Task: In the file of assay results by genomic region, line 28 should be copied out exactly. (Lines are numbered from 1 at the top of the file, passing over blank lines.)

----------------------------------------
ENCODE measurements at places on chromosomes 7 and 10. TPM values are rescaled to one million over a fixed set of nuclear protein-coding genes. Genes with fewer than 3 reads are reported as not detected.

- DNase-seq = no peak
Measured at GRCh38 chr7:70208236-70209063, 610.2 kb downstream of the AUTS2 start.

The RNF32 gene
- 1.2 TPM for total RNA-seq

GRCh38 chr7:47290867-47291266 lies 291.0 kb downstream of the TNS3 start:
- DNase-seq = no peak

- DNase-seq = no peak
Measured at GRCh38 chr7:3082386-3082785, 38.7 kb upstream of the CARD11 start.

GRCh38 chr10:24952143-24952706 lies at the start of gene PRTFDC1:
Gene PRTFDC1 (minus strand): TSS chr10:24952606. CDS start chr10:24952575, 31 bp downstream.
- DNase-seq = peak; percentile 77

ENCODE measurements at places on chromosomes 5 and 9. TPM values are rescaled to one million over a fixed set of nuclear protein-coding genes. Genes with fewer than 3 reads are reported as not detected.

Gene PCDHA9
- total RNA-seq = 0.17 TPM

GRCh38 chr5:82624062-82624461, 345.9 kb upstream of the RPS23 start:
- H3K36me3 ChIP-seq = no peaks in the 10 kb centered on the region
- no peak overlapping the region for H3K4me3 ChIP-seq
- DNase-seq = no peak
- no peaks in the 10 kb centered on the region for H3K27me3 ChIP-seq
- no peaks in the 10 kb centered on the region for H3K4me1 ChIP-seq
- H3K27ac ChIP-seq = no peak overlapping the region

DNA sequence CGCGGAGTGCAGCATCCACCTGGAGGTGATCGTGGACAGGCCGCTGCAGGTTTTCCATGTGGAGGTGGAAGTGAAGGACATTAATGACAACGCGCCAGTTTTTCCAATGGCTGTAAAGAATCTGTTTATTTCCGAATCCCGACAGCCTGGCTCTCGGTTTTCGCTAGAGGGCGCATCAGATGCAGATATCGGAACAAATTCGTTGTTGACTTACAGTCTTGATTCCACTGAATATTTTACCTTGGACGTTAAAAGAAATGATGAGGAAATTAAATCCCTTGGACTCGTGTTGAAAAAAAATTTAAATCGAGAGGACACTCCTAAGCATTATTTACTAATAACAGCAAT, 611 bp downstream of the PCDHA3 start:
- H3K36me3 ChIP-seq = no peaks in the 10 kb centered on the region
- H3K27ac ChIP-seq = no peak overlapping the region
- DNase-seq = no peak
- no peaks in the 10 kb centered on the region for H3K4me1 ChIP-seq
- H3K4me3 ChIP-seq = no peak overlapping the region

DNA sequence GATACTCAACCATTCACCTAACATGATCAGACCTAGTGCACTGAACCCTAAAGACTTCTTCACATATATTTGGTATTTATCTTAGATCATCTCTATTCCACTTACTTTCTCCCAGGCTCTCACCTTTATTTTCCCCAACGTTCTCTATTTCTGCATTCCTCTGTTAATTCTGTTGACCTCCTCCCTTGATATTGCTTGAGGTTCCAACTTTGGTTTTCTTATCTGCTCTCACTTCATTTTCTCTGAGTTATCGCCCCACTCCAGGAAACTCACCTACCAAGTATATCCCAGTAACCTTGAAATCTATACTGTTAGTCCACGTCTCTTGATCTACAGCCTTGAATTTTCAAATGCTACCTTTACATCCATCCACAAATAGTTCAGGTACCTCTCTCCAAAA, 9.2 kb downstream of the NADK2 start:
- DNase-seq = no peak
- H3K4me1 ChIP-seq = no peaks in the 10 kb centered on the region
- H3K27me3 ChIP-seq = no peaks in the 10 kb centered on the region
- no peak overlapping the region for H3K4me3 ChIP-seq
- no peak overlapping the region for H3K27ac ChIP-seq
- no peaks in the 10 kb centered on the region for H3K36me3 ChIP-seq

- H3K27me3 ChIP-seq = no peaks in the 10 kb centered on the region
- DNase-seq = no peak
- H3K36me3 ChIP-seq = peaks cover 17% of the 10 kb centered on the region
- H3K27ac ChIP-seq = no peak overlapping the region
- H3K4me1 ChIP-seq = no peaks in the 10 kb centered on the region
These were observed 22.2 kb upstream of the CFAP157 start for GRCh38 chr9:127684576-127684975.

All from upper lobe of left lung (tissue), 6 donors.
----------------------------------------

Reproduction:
- H3K4me3 ChIP-seq = no peak overlapping the region